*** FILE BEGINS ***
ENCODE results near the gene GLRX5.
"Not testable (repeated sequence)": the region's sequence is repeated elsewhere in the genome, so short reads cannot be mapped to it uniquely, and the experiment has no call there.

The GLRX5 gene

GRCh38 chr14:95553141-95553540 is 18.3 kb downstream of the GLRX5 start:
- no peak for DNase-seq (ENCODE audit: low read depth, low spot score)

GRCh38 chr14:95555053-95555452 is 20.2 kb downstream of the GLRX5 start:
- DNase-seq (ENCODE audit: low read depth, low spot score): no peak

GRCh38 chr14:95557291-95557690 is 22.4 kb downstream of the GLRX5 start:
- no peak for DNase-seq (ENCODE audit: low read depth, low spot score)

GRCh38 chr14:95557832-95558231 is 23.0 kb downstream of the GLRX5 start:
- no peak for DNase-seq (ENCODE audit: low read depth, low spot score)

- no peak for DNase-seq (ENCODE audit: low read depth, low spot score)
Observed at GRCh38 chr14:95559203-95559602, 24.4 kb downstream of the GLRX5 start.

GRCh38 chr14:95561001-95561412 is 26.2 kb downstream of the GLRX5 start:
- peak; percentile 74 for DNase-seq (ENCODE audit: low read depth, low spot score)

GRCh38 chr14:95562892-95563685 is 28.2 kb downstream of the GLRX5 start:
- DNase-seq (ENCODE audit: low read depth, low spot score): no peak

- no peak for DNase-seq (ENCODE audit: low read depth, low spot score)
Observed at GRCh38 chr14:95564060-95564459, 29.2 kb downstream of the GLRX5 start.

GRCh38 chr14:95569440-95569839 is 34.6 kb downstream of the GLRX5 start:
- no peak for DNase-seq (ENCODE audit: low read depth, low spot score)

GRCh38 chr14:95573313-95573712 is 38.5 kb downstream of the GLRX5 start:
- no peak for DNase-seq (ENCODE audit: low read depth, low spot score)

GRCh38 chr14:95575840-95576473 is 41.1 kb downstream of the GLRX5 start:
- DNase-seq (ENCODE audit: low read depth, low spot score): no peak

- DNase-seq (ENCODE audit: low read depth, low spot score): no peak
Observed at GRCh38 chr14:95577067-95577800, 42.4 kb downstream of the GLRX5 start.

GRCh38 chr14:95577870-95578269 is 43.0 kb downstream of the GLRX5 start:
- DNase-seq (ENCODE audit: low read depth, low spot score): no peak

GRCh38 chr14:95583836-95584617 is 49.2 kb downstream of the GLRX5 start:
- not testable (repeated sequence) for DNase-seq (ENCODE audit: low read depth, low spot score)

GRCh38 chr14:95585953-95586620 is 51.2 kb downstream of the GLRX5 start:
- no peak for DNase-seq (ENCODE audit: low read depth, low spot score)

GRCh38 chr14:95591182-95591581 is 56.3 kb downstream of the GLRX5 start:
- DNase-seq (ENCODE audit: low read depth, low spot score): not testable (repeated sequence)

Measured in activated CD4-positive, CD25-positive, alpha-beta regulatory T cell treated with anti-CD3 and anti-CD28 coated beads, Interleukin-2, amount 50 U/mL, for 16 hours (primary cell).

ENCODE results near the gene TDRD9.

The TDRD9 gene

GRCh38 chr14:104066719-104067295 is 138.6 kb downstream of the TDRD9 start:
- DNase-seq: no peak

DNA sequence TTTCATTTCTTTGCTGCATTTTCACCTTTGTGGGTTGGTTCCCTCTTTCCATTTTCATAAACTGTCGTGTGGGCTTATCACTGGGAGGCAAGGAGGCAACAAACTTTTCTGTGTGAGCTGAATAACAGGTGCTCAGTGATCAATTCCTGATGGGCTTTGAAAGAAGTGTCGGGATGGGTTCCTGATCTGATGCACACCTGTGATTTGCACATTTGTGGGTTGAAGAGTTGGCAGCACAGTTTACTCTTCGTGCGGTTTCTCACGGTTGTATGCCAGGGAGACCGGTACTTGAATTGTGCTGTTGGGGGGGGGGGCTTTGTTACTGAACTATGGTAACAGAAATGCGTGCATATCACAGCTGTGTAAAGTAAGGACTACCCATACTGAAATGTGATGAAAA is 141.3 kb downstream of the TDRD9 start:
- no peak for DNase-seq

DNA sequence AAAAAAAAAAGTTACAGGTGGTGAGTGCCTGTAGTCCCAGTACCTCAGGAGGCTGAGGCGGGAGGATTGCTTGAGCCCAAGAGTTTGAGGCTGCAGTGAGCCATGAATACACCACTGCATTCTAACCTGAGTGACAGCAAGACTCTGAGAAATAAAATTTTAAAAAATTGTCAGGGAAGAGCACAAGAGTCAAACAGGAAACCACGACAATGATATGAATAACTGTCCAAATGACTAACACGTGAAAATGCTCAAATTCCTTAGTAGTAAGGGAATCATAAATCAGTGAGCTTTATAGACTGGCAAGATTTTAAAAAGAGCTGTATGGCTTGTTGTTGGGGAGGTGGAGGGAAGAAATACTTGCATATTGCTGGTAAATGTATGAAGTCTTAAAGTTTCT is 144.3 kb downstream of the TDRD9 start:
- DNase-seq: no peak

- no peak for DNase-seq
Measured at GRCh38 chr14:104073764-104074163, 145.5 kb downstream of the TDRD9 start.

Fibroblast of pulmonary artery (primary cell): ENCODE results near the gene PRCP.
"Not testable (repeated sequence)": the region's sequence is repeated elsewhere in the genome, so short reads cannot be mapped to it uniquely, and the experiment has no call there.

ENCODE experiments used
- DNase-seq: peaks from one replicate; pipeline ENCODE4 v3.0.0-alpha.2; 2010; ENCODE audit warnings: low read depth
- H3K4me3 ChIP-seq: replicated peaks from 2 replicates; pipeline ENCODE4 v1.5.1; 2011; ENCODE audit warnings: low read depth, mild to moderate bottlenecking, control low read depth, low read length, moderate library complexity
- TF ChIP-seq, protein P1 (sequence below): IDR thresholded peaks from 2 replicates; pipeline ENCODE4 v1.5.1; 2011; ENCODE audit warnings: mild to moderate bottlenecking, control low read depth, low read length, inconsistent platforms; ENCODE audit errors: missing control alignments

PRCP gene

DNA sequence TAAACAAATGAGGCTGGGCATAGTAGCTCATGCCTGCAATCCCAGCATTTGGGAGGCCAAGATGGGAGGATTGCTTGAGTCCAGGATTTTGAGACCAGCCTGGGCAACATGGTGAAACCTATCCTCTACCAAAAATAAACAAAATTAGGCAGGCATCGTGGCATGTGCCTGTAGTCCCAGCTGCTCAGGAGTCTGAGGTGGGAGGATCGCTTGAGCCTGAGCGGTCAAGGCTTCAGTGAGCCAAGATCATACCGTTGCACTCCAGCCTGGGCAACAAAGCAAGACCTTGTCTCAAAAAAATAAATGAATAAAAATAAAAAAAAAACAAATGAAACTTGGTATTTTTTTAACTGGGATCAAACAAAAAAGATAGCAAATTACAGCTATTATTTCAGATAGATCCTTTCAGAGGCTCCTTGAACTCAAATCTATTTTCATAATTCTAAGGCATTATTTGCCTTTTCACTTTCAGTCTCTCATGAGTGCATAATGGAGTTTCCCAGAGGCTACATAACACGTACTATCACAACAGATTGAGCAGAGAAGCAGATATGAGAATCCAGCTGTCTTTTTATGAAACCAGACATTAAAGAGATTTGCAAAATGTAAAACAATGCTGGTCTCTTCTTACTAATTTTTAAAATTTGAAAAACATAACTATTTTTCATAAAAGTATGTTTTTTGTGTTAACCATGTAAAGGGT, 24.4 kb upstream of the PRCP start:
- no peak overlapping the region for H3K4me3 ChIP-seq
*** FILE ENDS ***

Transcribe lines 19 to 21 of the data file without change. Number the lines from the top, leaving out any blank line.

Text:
Observed at GRCh38 chr14:95564060-95564459, 29.2 kb downstream of the GLRX5 start.

GRCh38 chr14:95569440-95569839 is 34.6 kb downstream of the GLRX5 start:
- no peak for DNase-seq (ENCODE audit: low read depth, low spot score)